Adapted from the Robert Louis Stevenson short story “Suicide Club,” Trouble for Two is the first time MGM paired Rosalind Russell with Robert Montgomery. Although she had a very small role in Montgomery’s film Forsaking All Others two years earlier, it can hardly count as a co-starring venture. This 1936 film is rather bizarre and it certainly is neither Rosalind’s nor Robert’s best film. That said, it is still an entertaining little gem (and I mean little because it is very short, only 74 minutes long).
Rosalind Russell once said in a 1943 Photoplay interview that this film was her worst (so far), but I am sure she was completely disregarding the fact that she had already made The Casino Murder Case. After all, she wrote in her book that she liked to pretend Casino didn’t even exist (Life is a Banquet, 65). As with several movies before this, one of the advantages was the wardrobe. The film takes place in the 19th century, so she wore many lovely period costumes with some beautiful jewelry.
A simple star necklace is my favorite piece in the movie. Robert Montgomery had curly hair in this film, a far cry from his usually straight brown hair. He also sported a mustache, which I found took some getting used to. Roz wore her hair in cute little ringlets, which gave her a unique look.
Montgomery plays a crowned prince of the fictional Corovia. His name is Florizel and his father is the king, played by E. E. Clive. Colonel Geraldine (Frank Morgan at his usual comic best) is called upon to always keep an eye on Florizel because he sometimes thinks he can do whatever he pleases and needs to stay out of trouble.
When Florizel first makes his appearance, he is causing a ruckus in the palace with a group of friends while he stands on stilts in the middle of the room. Geraldine fetches him and brings him to his father, where they have a meeting about Florizel’s upcoming arranged nuptials to Princess Brenda of Irania.
Florizel is not keen on the idea and is amused when he discovers Princess Brenda feels the same way. She says of Florizel, “I will never buy a pig in the poke,” and has no intention of marrying him.
After the embarrassment this has caused for the royal family, the king sends his son off to London for a while (incognito, of course) with his chaperon, Geraldine. Florizel and Geraldine endure a dull boat ride to London under assumed names (Mr. Godall and Major Hammersmith, respectively).
It is there that he meets a mysterious woman with dark eyes (Rosalind Russell) who would like him to help her (“a damsel in distress”) by taking possession of some papers that she says someone wants badly from her. He keeps them and when they dock in London, he intends to return them to her but cannot find a sign of her, and what’s more—the papers are completely blank. But she has captured his attention.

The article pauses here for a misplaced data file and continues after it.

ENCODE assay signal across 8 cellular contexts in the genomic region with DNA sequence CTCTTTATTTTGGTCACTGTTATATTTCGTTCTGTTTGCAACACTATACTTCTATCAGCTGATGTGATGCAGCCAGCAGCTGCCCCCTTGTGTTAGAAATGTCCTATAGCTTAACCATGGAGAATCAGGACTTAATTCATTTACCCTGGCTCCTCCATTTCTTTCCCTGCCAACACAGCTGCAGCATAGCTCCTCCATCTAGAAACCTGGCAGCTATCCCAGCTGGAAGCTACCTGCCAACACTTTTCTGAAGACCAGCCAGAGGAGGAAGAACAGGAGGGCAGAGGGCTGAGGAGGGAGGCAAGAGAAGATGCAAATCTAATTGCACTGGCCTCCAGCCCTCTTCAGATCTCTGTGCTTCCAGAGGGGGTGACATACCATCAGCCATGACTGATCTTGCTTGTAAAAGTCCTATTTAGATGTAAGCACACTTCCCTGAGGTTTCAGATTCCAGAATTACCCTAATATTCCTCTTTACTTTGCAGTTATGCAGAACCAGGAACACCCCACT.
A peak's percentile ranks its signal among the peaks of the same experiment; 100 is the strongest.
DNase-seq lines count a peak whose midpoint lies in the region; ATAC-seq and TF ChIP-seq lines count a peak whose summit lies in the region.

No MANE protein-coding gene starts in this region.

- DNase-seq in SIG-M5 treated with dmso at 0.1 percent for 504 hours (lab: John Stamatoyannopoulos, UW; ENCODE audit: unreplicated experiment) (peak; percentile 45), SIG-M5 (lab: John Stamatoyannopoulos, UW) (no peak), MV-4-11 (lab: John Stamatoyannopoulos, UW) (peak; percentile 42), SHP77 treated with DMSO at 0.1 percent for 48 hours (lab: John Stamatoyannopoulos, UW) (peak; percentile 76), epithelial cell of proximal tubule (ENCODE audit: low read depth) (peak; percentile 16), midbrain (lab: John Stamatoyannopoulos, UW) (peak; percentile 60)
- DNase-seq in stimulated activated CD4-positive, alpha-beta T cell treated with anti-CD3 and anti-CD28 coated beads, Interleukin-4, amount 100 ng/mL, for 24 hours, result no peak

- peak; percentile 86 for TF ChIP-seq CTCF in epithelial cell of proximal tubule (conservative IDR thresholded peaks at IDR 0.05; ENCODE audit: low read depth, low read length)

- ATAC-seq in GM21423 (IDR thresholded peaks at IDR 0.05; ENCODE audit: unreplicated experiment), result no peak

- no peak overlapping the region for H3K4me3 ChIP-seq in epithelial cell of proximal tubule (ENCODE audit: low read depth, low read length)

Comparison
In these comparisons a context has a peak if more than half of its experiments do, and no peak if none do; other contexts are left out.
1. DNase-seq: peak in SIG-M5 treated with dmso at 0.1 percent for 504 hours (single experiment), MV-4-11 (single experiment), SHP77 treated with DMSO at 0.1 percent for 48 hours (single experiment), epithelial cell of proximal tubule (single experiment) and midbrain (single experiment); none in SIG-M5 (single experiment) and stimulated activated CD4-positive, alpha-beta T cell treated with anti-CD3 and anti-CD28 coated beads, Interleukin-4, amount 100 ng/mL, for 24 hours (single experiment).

The next evening, the mysterious woman finds out where Florizel is dining and follows him there. Florizel meets a man at the café who is offering an enormous amount of cream tarts to everyone he meets. Florizel asks him what it is all about and he finds out that the man intends to end his life and he is having a last bit of fun before that happens. The man’s name is Mr. Barnley and he speaks of a secret “suicide club” in town, where you “choose to die, but not at your own hands.” In this morbid “game” of sorts, once you pay an admission to the club, each member draws a card from a deck. The person who draws the ace of spades is the one who is to die, and the person who draws the ace of clubs is the executioner.
The three of them decide to go to this suicide club out of curiosity. Mystery Woman follows them there and it is revealed her name is Miss Vandeleur. She is the only woman in the club and becomes the “executioner” her first time there. She does not appear frightened about it and in fact always stares emotionless, which makes her even more of a mystery.
Mr. Barnley is the one to die and they disappear. The next morning, they find the death notice of Mr. Barnley in the paper and Florizel cannot believe she could do something like this.
Still curious, Florizel goes to the suicide club again and finds Miss Vandeleur there. This time, Florizel draws the ace of spades and once again, Miss Vandeleur draws the ace of clubs. They take a carriage ride into the woods and Florizel keeps asking her questions about herself and about what will take place.
She simply stares ahead, not allowing him to see any trace of emotion. In fact, when she informs him that he will be “torn to pieces” by lions, she says it with so much conviction and so apathetically that I find it difficult not to laugh. I’m just trying to imagine someone actually saying something so gruesome without even a line of worry in their face.
She is about to unlock the lion enclosure at the Malden Zoo when we suddenly see that she has feelings after all. She can’t do it and runs off crying. They suddenly find they are being followed by the president of the suicide club and flee to a local inn.
Florizel soon finds out Miss Vandeleur is in fact Princess Brenda when she says to him, “I refuse to buy a pig in a poke!” They laugh, but they know they are in trouble because they didn’t carry out the suicide club’s task. Florizel discovers he has been accused of treason by another Corovian, Dr. Noel.
It turns out that Dr. Noel is the president of the suicide club (Reginald Owen) and has been plotting to assassinate Florizel. Princess Brenda, who has now completed her mission of finding out if Florizel is a brave man, helps Florizel and Geraldine carry out a plan to trap Dr. Noel into a duel.
There is a magnificent fencing duel between the two, which ends in Dr. Noel falling backwards, defeated.
Florizel and Brenda get married as planned, but it is not quite the traditional arranged marriage. They have indeed fallen in love with each other and wink at each other, keeping the secret to themselves.
Trailer of the film: